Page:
For desktop use, I am happy using ext4. If distros decide to enable btrfs by default later, that's fine, too. All the desktop systems I've built do not use RAID; if it has two hard disks then I just use them as two independent disks. I usually have a different operating system on each, though, which makes RAIDing them impossible (in the case of Windows and Linux dual boot). Sure, my desktop does a lot of I/O, but what I really care about is read performance (for load times) -- the only time I do really heavy write stuff is when I am installing software (which is a one-time hit per application). For smaller writes that occur as part of normal application usage, what I really want is for the small writes to be responsive -- blocking I/O on these small writes (such as maintaining configuration settings in a sqlite database) should involve absolutely minimal blocking on the app side, so the app can continue with what it's doing.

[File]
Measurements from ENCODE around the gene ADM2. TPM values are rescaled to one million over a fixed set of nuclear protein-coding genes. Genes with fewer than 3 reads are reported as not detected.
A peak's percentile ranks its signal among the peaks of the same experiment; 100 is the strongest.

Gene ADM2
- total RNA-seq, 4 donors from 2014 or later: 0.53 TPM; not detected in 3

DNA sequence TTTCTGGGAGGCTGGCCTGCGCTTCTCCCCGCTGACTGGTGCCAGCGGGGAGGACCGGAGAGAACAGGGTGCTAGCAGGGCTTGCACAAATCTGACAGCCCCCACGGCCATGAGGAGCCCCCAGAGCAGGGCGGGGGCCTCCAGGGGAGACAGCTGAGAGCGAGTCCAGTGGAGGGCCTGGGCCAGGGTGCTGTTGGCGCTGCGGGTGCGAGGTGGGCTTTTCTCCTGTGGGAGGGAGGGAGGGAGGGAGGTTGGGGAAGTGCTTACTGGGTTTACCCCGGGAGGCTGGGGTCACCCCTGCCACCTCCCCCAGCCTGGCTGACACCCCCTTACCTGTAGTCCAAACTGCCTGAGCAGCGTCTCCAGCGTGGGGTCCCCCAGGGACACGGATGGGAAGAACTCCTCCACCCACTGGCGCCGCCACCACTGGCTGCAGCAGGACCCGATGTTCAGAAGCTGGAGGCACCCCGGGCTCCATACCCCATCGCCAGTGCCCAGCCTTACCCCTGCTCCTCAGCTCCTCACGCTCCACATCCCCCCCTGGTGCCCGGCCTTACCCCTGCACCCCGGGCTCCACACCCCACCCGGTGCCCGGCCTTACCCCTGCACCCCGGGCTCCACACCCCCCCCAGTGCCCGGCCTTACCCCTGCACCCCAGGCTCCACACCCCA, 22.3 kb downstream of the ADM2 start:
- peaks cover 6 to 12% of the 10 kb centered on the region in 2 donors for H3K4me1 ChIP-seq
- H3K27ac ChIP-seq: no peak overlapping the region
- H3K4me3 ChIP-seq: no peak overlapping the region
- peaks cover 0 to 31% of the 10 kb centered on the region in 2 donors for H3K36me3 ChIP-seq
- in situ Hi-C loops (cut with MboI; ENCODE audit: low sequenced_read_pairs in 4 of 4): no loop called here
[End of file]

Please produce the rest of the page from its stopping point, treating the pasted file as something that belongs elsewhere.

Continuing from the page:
I tend to back up data that I really care about, so industrial strength data integrity is less important. But read performance... man... I boot up and reboot all the time testing stuff and installing stuff that requires a reboot, etc. Loading apps grinds the disk like crazy. Booting up my main Ubuntu desktop (GNOME) takes almost as long as it does to load the desktop on my loaded-down Windows 7. This is a simple consequence of having a very large number of programs installed, which sometimes start things when you login to your session, and all those icons have to be read from disk, etc. I want the best read performance for the desktop, and it looks like ext4 is that.